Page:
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This standard VB function transfers control to a subprogram or function.
Call subprogram_name [(argument_list)]
subprogram_name is the name of the subprogram or function to which control is to be passed.
The arguments, if any, to be passed to the subroutine or function
If a function, its output; if a subprogram, not applicable.
Use the Call statement to call a subprogram or function written in Basic or to call C procedures in a DLL. These C procedures must be described in a Declare statement or be implicit in the application. Make sure the DLL is present on every Siebel Server.
If a procedure accepts named arguments, you can use the names to specify the argument and its value. Order is not important. For example, if a procedure is defined as follows:
Sub mysub(aa, bb, optional cc, optional dd)
The following calls to this procedure are equivalent to each other:
call mysub(1, 2, , 4)
mysub aa := 1, bb := 2, dd := 4
call mysub(aa := 1, dd:= 4, bb := 2)
mysub 1, 2, dd:= 4
The syntax for named arguments is as follows:
argname := argvalue
where argname is the name for the argument as supplied in the Sub or Function statement and argvalue is the value to assign to the argument when you call it.
The advantage to using named arguments is that you do not have to remember the order specified in the procedure's original definition, and if the procedure takes optional arguments, you do not need to include commas (,) for arguments that you leave out.
The procedures that can use named arguments include:
- Functions defined with the Function statement.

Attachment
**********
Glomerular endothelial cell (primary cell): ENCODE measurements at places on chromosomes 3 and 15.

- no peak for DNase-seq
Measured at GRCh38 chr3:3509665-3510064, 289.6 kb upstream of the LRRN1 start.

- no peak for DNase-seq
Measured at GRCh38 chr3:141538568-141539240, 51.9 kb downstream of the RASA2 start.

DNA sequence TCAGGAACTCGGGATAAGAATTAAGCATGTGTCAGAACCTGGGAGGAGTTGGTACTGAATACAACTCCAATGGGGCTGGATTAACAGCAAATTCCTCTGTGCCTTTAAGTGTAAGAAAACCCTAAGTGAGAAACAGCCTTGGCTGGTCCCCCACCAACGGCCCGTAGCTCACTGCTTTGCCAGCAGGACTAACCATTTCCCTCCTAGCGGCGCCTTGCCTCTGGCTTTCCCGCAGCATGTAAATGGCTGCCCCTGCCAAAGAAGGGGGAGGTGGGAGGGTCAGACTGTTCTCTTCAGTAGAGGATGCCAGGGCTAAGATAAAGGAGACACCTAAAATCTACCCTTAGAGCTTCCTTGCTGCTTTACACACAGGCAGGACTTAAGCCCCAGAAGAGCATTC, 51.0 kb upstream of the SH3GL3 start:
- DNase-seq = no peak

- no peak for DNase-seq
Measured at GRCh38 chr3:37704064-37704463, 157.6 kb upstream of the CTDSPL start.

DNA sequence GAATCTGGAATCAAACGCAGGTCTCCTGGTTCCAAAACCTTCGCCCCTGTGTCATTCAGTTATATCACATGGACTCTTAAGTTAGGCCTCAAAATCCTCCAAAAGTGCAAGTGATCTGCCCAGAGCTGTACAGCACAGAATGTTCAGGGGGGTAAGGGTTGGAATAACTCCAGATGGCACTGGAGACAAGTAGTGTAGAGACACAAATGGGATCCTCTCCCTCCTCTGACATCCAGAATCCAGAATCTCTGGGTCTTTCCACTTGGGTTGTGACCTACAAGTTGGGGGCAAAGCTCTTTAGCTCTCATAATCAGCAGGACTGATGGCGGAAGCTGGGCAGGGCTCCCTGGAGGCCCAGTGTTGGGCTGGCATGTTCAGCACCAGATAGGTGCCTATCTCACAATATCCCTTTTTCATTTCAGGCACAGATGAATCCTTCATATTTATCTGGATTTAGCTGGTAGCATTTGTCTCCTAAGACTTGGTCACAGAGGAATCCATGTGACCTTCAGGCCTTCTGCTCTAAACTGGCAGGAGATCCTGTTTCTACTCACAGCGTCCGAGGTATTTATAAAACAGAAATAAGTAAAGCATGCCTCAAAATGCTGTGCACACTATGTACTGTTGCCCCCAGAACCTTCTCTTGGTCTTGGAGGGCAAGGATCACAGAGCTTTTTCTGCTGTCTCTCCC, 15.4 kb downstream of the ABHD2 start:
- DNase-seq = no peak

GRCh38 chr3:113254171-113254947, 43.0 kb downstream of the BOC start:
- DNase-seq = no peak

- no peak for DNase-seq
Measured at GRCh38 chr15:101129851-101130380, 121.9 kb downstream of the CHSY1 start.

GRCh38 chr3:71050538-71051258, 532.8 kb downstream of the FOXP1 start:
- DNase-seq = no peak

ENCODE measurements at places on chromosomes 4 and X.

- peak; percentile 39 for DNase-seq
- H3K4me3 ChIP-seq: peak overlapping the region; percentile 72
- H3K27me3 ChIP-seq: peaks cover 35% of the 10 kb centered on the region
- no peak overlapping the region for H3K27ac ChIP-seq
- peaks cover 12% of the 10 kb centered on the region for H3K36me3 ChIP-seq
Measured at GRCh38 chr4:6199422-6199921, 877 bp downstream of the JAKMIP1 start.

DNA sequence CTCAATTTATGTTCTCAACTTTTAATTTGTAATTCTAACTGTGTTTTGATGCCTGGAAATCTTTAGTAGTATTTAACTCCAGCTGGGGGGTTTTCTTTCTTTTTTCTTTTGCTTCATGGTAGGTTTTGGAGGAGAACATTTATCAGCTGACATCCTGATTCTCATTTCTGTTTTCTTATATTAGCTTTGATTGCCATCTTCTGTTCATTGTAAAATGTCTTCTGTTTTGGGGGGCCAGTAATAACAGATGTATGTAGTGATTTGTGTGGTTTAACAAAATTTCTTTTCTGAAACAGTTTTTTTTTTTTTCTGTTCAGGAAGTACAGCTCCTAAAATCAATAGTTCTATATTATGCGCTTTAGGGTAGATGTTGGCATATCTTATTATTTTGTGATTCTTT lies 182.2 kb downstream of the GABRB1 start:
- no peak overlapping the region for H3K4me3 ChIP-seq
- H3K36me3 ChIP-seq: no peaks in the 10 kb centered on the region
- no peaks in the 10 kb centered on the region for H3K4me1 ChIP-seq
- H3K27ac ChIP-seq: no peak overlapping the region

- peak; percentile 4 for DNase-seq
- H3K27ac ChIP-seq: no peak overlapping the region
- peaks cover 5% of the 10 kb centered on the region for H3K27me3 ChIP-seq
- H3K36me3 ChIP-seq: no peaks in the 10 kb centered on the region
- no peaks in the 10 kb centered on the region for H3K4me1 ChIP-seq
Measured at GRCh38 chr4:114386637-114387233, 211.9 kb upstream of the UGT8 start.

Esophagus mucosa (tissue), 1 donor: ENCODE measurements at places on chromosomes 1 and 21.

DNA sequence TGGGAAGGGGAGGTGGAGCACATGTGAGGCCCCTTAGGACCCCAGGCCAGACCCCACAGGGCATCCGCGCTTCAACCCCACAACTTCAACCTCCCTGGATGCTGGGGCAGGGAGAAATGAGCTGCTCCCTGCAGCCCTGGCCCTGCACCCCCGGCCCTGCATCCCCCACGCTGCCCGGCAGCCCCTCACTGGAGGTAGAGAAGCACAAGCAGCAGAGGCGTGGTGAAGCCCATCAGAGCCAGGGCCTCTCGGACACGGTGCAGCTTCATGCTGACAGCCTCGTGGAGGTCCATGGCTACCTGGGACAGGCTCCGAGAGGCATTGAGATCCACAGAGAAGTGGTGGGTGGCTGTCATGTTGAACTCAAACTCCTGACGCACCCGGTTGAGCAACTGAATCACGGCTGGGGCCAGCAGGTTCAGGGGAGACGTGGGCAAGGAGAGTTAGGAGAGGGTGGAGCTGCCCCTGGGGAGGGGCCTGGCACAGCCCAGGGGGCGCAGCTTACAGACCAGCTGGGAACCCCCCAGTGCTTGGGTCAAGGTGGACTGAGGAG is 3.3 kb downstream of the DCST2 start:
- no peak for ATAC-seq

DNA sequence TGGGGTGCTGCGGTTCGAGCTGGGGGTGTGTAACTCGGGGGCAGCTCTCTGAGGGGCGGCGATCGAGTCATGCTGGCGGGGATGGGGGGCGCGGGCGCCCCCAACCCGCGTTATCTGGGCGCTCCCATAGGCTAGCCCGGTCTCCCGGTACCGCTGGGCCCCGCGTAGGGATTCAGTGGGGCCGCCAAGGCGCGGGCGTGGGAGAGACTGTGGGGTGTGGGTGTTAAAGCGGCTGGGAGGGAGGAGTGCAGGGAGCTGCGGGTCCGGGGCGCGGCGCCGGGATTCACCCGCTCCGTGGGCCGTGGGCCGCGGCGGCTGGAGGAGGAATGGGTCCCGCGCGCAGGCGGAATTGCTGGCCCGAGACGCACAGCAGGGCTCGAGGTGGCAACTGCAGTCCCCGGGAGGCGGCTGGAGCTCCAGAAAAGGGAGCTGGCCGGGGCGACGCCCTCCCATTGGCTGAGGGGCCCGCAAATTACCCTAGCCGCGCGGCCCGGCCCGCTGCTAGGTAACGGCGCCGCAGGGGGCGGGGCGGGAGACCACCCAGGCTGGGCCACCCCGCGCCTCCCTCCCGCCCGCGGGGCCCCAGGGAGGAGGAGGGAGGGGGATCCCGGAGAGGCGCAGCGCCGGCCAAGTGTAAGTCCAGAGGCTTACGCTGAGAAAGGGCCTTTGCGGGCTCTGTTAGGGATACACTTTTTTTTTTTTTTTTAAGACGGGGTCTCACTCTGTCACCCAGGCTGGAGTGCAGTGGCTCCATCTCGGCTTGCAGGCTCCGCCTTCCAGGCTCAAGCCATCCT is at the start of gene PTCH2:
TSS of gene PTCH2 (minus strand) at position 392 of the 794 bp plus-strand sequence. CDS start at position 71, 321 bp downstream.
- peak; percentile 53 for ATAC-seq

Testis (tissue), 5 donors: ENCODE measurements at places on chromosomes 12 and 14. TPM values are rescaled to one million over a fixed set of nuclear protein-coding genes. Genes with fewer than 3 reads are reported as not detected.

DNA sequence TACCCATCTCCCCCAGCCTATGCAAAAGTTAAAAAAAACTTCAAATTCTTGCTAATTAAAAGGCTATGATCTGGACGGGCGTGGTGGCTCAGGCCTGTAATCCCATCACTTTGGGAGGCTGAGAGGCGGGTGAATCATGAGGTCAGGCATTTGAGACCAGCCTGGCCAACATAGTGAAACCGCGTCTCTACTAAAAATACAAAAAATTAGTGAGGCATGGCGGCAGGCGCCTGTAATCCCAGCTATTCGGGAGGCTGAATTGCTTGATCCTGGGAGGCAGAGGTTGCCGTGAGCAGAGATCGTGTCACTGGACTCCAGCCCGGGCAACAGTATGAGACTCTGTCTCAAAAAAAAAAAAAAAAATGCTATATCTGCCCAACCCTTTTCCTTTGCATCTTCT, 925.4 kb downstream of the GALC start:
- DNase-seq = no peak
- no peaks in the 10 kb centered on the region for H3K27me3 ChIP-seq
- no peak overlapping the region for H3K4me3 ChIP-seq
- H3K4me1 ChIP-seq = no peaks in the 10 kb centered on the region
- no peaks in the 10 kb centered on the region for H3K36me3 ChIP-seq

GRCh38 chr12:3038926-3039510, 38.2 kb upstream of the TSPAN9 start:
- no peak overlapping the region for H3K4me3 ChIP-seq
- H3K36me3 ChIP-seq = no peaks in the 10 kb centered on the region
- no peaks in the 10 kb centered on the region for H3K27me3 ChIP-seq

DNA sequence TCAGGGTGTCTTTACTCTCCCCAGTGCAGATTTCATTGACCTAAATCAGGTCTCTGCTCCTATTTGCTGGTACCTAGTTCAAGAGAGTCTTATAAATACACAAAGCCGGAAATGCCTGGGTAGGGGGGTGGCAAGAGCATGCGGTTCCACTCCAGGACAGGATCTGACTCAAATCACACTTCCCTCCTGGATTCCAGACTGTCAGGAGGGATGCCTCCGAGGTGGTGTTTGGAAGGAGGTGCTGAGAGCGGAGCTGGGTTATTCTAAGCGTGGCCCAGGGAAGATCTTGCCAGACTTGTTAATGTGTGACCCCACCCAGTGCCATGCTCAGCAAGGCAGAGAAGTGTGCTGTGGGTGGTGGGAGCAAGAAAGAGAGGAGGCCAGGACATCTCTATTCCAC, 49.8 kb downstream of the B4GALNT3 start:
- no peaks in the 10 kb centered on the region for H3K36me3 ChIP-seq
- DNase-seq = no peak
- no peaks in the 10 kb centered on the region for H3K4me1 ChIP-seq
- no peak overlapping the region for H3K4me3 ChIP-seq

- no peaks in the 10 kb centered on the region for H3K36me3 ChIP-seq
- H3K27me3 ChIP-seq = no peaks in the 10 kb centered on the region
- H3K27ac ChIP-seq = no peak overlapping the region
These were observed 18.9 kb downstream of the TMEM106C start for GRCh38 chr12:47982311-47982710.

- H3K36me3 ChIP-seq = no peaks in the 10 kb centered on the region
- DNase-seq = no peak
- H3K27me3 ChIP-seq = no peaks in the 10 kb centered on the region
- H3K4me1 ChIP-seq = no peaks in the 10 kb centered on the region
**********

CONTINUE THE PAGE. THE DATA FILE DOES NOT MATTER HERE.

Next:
- Subprograms defined with the Sub statement.
- Procedures declared with Declare statement.
- Many built-in functions and statements.
- Some externally registered DLL functions and methods.
Arguments are passed by reference to procedures written in Basic. If you pass a variable to a procedure that modifies its corresponding formal argument, and you do not want to have your variable modified (that is, if you need to retain the "before" value), enclose the variable in parentheses in the Call statement. This tells Siebel VB to pass a copy of the variable. (This is called passing by value.) Note, however, that generally passing by value is less efficient, and should not be done unless necessary.
When a variable is passed to a procedure that expects its argument by reference, the variable must match the exact type of the formal argument of the function. (This restriction does not apply to expressions or variants.)
When calling an external DLL procedure, arguments can be passed by value rather than by reference. This is specified in the Declare statement, the Call statement itself, or both, using the ByVal keyword. If ByVal is specified in the declaration, then the ByVal keyword is optional in the call. If present, it must precede the value. If ByVal was not specified in the declaration, it is illegal in the call unless the data type was unspecified in the declaration.
This example calls a subprogram named
CreateFile to open a file, write the numbers 1 to 10 in it, and leave it open. The calling procedure then checks the file's mode. If the mode is 1 (open for Input) or 2 (open for Output), the procedure closes the file.
Declare Sub CreateFile
Rem Put the numbers 1-10 into a file
Dim x as Integer
Open "c:\temp001" for Output as #1
For x = 1 to 10
Write #1, x
Dim filemode as Integer
Dim attrib as Integer
attrib = 1
filemode = FileAttr(1,attrib)
If filemode = 1 or filemode = 2 then